Using ES6 class syntax, I'm wondering why the instanceof operator doesn't work for the inheritance chain when there are more than one chain of inheritance?

(optional read)

How instanceof operator works?

In obj instanceof Constructor, the instanceof operator checks if the 'prototype' property of the Constructor function is present in the prototype chain of the obj. If it is present, return true. Otherwise, false.

In the following snippet, the BTError inherits from Error (1.) and SomeError extends from BTError (3.).
But as we can see from (4.), the instanceof operator results false for new SomeError() instanceof BTError which in my understanding should be true.

class BTError extends Error {}
console.log('1.', Reflect.getPrototypeOf(BTError.prototype) === Error.prototype); // 1. true
console.log('2.', new BTError() instanceof Error); // 2. true


class SomeError extends BTError {}
console.log('3.', Reflect.getPrototypeOf(SomeError.prototype) === BTError.prototype); // 3. true
console.log('4.', new SomeError() instanceof BTError); // 4. false


class SpecificError extends SomeError {}
console.log('5.', Reflect.getPrototypeOf(SpecificError.prototype) === SomeError.prototype); // 5. true
console.log('6.', new SpecificError() instanceof Error); // 6. true
console.log('7.', new SpecificError() instanceof BTError); // 7. false
console.log('8.', new SpecificError() instanceof SomeError); // 8. false


Is there anything non-trivial which I'm unable to comprehend or is instanceof operator just acting weird?

  • 1
    I get 8x true in FF, Edge and Chrome – Thomas Feb 6 '17 at 9:53
  • @Thomas true here is the fiddle jsfiddle.net/o93Lm0rc/321 it prints 8 times true – Vinod Louis Feb 6 '17 at 9:55
  • 1
    Try disabling BableJs from the snippet and you'll get all checks true. Looks like the transpilation is screwing up ... – alebianco Feb 6 '17 at 9:57
  • @alebianco thanks all. Indeed, Babel.js is the one acting weird. – abhisekp Feb 6 '17 at 10:15
  • @abhisekp i expanded my comment in a full blown answer after digging a bit around the problem – alebianco Feb 6 '17 at 10:16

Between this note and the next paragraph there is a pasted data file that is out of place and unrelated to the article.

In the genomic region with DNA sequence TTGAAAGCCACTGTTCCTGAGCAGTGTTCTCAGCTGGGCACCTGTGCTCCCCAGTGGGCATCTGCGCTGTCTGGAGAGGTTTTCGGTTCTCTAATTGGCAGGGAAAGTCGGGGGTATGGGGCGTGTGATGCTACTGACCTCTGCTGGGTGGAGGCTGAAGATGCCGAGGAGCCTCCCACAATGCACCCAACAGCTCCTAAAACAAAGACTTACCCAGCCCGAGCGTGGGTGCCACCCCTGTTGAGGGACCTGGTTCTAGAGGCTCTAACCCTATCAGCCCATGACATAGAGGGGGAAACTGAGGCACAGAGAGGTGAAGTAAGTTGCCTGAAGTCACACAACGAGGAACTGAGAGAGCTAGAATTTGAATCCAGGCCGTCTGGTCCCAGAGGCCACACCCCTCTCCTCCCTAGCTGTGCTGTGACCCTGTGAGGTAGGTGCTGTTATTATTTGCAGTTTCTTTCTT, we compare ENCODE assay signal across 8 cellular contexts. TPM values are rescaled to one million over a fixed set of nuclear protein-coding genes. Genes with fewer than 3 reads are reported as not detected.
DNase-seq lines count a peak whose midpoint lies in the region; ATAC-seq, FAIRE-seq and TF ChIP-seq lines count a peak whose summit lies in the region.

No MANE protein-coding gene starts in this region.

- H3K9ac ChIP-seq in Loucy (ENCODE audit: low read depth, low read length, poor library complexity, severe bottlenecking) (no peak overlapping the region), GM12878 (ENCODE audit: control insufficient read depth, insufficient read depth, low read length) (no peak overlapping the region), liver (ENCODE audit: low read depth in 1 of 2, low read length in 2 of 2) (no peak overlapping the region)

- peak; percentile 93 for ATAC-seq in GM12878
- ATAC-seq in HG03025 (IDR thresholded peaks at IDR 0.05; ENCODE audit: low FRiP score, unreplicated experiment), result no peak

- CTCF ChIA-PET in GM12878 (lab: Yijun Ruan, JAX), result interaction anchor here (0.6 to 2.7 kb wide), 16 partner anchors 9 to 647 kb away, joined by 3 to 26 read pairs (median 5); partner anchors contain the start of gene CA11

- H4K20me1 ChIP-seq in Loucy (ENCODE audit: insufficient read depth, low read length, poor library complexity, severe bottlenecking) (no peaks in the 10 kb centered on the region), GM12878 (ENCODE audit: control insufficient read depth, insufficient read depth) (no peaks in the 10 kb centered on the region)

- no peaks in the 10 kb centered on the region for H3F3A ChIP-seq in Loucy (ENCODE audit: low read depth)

Focusing on the last piece of your example

You're converting this code using BabelJS to make it compatible

class BTError extends Error {}
class SomeError extends BTError {}
class SpecificError extends SomeError {}

console.log('6.', new SpecificError() instanceof Error);
console.log('7.', new SpecificError() instanceof BTError);
console.log('8.', new SpecificError() instanceof SomeError);

This is the transpiled version of the code above

'use strict';

function _classCallCheck(instance, Constructor) {
    if (!(instance instanceof Constructor)) {
        throw new TypeError("Cannot call a class as a function");

function _possibleConstructorReturn(self, call) {
    if (!self) {
        throw new ReferenceError("this hasn't been initialised - super() hasn't been called");
    return call && (typeof call === "object" || typeof call === "function") ? call : self;

function _inherits(subClass, superClass) {
    if (typeof superClass !== "function" && superClass !== null) {
        throw new TypeError("Super expression must either be null or a function, not " + typeof superClass);
    subClass.prototype = Object.create(superClass && superClass.prototype, {
        constructor: {
            value: subClass,
            enumerable: false,
            writable: true,
            configurable: true
    if (superClass) Object.setPrototypeOf ? Object.setPrototypeOf(subClass, superClass) : subClass.__proto__ = superClass;

var BTError = function(_Error) {
    _inherits(BTError, _Error);

    function BTError() {
        _classCallCheck(this, BTError);

        return _possibleConstructorReturn(this, (BTError.__proto__ || Object.getPrototypeOf(BTError)).apply(this, arguments));

    return BTError;

var SomeError = function(_BTError) {
    _inherits(SomeError, _BTError);

    function SomeError() {
        _classCallCheck(this, SomeError);

        return _possibleConstructorReturn(this, (SomeError.__proto__ || Object.getPrototypeOf(SomeError)).apply(this, arguments));

    return SomeError;

var SpecificError = function(_SomeError) {
    _inherits(SpecificError, _SomeError);

    function SpecificError() {
        _classCallCheck(this, SpecificError);

        return _possibleConstructorReturn(this, (SpecificError.__proto__ || Object.getPrototypeOf(SpecificError)).apply(this, arguments));

    return SpecificError;

console.log('6.', new SpecificError() instanceof Error); // 6. true
console.log('7.', new SpecificError() instanceof BTError); // 7. false
console.log('8.', new SpecificError() instanceof SomeError); // 8. false

I think the problem stems from the _inherit method, that assigns to subClass.prototype not the superClass.prototype directly, but an object created by merging that and another set of default properties.

With this chain of prototypes the inheritance would work but the instanceof operator would fail to travel it by reference, and so you get false where you expect true.

Apparently, according to this bug report, it's a known and expected behaviour (ie. limitation) and a possible workaround is to use babel-plugin-transform-builtin-extend

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